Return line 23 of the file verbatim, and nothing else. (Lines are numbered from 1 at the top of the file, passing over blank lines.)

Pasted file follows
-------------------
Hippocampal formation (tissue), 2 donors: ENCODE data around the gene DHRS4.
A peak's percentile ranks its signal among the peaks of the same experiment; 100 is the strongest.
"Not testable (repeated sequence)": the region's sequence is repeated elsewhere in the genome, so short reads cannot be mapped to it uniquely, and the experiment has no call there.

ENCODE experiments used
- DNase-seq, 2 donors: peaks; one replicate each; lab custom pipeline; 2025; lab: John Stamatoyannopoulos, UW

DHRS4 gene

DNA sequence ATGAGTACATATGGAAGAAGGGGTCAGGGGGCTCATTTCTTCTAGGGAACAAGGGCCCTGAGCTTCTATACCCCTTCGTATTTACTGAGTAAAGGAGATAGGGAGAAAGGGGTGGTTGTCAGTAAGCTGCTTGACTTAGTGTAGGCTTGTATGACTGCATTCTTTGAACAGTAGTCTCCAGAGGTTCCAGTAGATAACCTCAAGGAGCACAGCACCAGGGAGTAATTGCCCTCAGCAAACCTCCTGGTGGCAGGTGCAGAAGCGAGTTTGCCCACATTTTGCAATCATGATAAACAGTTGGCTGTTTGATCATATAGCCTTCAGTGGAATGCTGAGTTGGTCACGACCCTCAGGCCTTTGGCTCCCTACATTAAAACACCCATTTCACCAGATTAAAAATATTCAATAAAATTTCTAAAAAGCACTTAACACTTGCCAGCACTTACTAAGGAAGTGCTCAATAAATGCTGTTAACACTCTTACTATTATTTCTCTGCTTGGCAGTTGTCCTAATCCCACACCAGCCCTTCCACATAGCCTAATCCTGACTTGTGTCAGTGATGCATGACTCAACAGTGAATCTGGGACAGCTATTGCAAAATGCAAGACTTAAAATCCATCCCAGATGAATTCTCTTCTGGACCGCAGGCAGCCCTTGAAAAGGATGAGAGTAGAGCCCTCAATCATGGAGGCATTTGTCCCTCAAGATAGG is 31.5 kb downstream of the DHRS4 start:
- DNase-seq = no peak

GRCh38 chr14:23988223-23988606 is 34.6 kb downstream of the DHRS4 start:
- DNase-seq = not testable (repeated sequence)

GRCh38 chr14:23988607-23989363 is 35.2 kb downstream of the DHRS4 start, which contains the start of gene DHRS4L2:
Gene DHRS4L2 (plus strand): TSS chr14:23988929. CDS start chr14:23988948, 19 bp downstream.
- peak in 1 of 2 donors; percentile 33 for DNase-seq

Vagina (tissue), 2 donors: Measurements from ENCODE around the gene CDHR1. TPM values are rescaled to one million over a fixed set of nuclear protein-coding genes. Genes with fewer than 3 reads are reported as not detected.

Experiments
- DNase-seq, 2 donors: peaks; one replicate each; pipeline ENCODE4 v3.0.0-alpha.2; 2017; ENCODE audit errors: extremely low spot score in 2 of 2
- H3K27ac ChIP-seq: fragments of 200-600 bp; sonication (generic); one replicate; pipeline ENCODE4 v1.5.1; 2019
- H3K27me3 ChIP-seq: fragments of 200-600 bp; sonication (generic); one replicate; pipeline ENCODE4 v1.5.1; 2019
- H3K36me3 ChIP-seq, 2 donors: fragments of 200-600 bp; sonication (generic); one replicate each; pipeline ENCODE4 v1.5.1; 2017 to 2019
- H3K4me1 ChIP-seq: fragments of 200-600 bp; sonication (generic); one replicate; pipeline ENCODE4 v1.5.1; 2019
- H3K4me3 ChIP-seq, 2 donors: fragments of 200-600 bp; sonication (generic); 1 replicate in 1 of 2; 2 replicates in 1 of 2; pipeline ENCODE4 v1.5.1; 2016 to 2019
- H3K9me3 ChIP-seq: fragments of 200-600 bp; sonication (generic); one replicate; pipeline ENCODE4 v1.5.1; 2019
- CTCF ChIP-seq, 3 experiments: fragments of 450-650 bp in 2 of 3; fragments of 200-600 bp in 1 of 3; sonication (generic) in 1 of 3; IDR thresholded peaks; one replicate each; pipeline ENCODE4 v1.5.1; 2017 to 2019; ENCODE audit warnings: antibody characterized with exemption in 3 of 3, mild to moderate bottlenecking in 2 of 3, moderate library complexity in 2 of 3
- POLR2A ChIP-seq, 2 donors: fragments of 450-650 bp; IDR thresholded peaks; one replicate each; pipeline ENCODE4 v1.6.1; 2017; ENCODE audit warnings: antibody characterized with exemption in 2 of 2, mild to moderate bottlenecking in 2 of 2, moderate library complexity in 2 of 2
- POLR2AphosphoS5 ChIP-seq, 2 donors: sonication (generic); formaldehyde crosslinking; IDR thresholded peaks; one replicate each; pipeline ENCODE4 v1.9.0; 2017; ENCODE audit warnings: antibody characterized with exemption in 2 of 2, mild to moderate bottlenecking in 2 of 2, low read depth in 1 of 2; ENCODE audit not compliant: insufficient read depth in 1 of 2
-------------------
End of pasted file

- CTCF ChIP-seq, 3 experiments: fragments of 450-650 bp in 2 of 3; fragments of 200-600 bp in 1 of 3; sonication (generic) in 1 of 3; IDR thresholded peaks; one replicate each; pipeline ENCODE4 v1.5.1; 2017 to 2019; ENCODE audit warnings: antibody characterized with exemption in 3 of 3, mild to moderate bottlenecking in 2 of 3, moderate library complexity in 2 of 3